Processing-induced physicochemical changes of dietary proteins: implications for digestion, intestinal uptake and immunological responses

Promovendus Y (Ying) Deng MSc
Promotor prof.dr. HJ (Harry) Wichers
Copromotor dr. CCFM (Coen) Govers KA (Kasper) Hettinga
Organisatie Wageningen University, Food Chemistry

di 30 juni 2020 11:00 tot 12:30

Locatie Aula, gebouwnummer 362
Generaal Foulkesweg 1
6703 BG Wageningen

Samenvatting (Engelstalig):

Heat processing is a common procedure in producing cow’s milk products in industry, amongst others to extend their shelf life. Thermal processing is reported to influence a protein’s structure and potentially its immunogenicity. This thesis describes the impact of various types of processing on structural characteristics of β-lactoglobulin (BLG), as the major allergen in cow’s milk allergy, and on the immune response of antigen presenting cells (APCs) in particular. These cells were chosen as they are the first immune cells to encounter the exogenous food protein and subsequently initiate further immune responses, including the sensitization step of the allergic reaction. Next to BLG, thyroglobulin and lysozyme were studied in the thesis to estimate whether generally applicable conclusions could be drawn on the relationship between structural modifications of proteins and the subsequent immune responses.

This thesis studied a comprehensive set of parameters that were relevant for this question, from a protein’s accessibility to intestinal APCs after processing, its physicochemical structural modifications to its uptake by APCs and further immune responses. To generate a range of structural modifications, including unfolding, aggregation and glycation, three different heating methods were used. Reducing saccharides were also included in the heating process to induce glycation, which quite commonly occurs in milk processing and is expected to be important for structural modifications and immunogenicity of the protein. The methods were wet-heating (W; heating in solution at 60 °C for 3 days) which led to aggregation of protein, high-temperature dry-heating (H; heating at 130 °C for 10 minutes) for advanced glycation and low-temperature dry-heating (L; heating at 50 °C for 9 hours) for mild glycation.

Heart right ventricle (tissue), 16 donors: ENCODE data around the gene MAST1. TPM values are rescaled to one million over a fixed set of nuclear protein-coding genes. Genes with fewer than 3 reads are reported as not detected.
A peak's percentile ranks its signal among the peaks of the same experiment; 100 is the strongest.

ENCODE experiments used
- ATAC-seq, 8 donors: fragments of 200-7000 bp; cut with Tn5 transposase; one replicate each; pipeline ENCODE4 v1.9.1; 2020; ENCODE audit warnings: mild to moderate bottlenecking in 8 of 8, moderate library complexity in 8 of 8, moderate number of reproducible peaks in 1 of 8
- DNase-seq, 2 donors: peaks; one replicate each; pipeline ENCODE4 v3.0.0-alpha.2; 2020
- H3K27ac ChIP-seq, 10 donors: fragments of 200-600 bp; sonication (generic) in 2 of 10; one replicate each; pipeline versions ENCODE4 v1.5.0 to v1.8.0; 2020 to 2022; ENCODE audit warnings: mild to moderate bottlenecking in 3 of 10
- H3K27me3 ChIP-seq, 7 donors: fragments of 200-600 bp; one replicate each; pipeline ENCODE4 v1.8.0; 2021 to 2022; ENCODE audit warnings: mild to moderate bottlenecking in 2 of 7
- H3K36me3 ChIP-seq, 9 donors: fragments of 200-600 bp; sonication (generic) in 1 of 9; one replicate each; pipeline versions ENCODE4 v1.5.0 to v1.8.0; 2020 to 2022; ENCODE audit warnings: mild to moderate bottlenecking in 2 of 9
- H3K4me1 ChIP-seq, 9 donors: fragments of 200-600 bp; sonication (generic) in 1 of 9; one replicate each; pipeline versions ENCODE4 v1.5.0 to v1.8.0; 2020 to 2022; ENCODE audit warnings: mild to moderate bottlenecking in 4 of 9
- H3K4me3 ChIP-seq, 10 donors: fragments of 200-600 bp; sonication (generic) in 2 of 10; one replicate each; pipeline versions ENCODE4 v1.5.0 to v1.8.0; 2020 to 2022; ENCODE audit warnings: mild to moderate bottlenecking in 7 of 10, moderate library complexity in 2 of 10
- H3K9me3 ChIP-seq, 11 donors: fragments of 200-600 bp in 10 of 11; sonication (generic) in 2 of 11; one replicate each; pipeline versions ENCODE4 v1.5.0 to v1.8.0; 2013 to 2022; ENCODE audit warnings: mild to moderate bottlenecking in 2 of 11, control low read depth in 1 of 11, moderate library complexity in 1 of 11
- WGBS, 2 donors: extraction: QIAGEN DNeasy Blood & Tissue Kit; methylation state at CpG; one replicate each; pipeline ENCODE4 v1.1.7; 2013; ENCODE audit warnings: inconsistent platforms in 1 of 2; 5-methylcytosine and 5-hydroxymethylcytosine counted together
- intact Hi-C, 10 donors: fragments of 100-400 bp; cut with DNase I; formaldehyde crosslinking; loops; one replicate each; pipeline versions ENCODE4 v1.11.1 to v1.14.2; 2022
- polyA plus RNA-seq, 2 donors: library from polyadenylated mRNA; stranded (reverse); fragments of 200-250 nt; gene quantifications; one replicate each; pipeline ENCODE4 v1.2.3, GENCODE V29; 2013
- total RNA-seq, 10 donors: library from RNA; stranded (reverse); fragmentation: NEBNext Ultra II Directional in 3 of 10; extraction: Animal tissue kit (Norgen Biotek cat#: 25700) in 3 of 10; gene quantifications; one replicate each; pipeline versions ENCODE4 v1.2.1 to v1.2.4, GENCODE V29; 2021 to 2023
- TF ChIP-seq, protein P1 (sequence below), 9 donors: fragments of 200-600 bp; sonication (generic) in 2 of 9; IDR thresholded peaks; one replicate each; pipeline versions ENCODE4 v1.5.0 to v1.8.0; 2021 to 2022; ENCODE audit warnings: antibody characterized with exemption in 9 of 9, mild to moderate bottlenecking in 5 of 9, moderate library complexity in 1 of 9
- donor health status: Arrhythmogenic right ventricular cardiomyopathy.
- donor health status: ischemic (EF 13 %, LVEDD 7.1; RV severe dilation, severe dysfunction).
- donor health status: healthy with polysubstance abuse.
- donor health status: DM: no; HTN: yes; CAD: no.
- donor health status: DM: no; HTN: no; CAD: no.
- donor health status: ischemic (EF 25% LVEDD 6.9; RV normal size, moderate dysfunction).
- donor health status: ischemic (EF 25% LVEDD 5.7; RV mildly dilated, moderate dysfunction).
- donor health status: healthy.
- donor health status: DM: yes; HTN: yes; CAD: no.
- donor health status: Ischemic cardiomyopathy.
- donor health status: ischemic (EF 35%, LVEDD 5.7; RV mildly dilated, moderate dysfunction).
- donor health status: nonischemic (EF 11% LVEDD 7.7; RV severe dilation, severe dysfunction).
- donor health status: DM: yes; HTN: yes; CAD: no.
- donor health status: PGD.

We showed that physicochemical modifications of proteins, e.g. exposure of hydrophobic regions because of the wet-heating processing, influences its accessibility and uptake by APCs stronger than the other two heating methods. Moreover, the potential inherent proinflammatory effect of BLG on macrophages was reduced by severe structural changes. These outcomes may contribute to reduce the incidence and prevalence of CMA, and possible adverse immune effects from milk proteins, by better understanding of the underlying immunological mechanisms.